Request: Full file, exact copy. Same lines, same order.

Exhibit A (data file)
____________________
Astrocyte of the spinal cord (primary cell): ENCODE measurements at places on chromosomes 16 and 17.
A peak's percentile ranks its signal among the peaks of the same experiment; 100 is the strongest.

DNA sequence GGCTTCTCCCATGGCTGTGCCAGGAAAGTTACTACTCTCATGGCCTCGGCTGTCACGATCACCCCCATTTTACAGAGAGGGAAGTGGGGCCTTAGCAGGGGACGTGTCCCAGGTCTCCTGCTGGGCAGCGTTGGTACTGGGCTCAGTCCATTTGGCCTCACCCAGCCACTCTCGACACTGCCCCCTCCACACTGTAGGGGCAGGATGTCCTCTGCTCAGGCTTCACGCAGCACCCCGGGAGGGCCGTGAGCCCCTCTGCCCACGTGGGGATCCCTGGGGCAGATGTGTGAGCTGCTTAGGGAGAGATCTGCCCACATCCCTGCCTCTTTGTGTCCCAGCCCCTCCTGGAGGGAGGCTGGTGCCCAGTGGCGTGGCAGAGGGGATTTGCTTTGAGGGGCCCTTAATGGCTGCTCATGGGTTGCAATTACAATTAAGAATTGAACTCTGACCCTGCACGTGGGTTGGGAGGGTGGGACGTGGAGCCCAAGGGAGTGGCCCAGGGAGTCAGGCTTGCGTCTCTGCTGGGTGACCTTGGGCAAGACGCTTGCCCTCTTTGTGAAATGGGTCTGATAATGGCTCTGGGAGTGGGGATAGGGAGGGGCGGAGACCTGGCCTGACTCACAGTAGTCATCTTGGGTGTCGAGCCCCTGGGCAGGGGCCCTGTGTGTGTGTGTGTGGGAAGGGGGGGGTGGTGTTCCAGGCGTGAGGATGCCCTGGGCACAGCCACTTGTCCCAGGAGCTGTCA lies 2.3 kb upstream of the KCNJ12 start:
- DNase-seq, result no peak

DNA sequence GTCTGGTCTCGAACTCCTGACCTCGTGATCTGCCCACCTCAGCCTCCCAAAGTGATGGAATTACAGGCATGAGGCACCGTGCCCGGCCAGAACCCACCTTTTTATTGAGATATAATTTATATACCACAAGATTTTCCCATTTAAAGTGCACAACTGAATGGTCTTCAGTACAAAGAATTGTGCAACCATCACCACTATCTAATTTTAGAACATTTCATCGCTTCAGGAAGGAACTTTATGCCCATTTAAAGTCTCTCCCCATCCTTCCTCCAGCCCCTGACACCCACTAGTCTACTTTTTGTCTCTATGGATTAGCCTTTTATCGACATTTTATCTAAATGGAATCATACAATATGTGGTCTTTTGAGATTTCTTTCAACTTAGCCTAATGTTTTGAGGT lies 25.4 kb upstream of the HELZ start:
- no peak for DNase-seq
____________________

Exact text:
Astrocyte of the spinal cord (primary cell): ENCODE measurements at places on chromosomes 16 and 17.
A peak's percentile ranks its signal among the peaks of the same experiment; 100 is the strongest.

DNA sequence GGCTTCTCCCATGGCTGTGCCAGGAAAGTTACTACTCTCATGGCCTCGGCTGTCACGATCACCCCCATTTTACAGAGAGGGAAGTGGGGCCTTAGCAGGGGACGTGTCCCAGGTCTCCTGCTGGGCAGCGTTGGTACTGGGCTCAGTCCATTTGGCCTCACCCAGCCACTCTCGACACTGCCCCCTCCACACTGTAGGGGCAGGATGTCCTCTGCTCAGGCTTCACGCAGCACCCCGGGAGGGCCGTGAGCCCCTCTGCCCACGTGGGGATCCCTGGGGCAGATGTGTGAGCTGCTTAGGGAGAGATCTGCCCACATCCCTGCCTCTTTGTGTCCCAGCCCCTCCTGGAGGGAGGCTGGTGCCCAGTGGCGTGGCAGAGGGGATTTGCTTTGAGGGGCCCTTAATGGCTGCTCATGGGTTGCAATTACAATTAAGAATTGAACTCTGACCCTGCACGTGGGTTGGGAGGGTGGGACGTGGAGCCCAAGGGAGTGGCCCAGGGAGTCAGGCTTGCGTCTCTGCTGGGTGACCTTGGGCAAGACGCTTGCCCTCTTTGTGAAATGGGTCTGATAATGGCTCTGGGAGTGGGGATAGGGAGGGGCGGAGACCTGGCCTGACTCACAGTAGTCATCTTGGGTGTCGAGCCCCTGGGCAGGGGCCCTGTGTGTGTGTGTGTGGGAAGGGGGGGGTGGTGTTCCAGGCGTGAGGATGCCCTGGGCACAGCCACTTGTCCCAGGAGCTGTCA lies 2.3 kb upstream of the KCNJ12 start:
- DNase-seq, result no peak

DNA sequence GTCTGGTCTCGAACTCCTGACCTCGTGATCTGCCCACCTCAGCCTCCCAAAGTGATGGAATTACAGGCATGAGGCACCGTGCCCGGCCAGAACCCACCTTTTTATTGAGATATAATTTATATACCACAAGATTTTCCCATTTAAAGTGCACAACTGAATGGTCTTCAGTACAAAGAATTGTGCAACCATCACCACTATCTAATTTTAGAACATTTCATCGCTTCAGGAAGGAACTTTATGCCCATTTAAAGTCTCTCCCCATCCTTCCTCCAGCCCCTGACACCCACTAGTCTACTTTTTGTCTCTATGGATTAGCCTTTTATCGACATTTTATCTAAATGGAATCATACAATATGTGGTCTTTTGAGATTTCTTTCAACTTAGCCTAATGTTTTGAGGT lies 25.4 kb upstream of the HELZ start:
- no peak for DNase-seq